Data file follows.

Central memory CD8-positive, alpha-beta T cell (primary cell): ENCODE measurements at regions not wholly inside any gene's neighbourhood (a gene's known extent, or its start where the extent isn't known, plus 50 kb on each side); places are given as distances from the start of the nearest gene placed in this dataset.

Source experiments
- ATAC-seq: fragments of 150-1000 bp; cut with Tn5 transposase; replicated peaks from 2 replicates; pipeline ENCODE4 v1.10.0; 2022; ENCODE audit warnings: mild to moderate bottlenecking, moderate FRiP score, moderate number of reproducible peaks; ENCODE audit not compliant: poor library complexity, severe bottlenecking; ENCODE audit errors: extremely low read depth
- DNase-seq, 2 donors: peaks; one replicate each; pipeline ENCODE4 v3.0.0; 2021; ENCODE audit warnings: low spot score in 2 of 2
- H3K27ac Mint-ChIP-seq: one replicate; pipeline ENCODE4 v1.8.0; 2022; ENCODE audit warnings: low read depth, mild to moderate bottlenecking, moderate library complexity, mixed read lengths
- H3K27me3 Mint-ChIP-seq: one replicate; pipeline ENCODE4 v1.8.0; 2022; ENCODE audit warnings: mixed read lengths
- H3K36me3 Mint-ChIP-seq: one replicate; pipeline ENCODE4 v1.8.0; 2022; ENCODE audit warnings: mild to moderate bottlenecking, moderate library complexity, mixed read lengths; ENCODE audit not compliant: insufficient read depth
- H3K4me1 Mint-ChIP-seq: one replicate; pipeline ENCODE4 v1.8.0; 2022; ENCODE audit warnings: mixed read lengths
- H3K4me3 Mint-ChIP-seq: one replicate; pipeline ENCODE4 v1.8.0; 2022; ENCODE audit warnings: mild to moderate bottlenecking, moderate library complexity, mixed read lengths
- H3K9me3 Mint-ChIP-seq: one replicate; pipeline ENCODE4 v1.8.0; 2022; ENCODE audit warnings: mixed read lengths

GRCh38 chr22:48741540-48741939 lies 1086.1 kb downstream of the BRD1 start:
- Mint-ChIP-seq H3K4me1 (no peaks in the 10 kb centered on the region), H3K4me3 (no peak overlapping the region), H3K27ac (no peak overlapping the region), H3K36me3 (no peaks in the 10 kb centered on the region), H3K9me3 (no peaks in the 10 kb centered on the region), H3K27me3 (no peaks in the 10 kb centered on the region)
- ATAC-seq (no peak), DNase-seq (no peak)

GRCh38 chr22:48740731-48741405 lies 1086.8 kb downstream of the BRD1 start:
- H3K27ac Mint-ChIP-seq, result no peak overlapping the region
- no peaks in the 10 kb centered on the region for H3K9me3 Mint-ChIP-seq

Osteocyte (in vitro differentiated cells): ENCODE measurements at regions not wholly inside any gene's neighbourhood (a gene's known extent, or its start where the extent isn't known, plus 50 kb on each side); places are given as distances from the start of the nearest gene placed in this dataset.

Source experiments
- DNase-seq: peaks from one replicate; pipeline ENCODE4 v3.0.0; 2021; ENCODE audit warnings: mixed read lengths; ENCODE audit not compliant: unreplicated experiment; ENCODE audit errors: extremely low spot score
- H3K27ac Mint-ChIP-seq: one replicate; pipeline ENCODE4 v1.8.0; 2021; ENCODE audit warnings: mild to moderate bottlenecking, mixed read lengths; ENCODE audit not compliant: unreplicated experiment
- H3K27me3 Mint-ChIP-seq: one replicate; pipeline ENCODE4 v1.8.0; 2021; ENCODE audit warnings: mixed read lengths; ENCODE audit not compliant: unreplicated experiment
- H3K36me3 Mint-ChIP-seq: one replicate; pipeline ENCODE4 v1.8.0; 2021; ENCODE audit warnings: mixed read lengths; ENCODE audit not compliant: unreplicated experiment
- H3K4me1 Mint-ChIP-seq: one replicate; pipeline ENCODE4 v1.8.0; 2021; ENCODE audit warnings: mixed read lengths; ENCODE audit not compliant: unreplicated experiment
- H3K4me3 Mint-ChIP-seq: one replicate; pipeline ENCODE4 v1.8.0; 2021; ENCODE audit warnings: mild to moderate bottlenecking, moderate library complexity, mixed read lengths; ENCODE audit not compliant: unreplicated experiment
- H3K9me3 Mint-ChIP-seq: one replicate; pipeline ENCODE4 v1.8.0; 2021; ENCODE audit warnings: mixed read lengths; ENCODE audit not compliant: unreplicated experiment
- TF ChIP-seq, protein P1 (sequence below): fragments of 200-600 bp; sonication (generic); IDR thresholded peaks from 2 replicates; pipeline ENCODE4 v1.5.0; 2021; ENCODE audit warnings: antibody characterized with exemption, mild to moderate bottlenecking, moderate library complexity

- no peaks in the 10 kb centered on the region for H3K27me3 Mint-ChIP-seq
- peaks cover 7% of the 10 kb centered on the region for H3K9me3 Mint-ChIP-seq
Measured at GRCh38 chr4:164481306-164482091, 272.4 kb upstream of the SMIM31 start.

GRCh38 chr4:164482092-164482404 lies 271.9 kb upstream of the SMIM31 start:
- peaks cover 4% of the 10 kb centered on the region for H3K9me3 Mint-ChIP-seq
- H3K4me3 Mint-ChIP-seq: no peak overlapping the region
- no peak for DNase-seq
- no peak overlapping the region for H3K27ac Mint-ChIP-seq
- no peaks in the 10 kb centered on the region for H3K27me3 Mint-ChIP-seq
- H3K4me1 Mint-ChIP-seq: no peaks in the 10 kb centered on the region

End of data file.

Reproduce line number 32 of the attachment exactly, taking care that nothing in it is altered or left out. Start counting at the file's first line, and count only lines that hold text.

- H3K4me3 Mint-ChIP-seq: no peak overlapping the region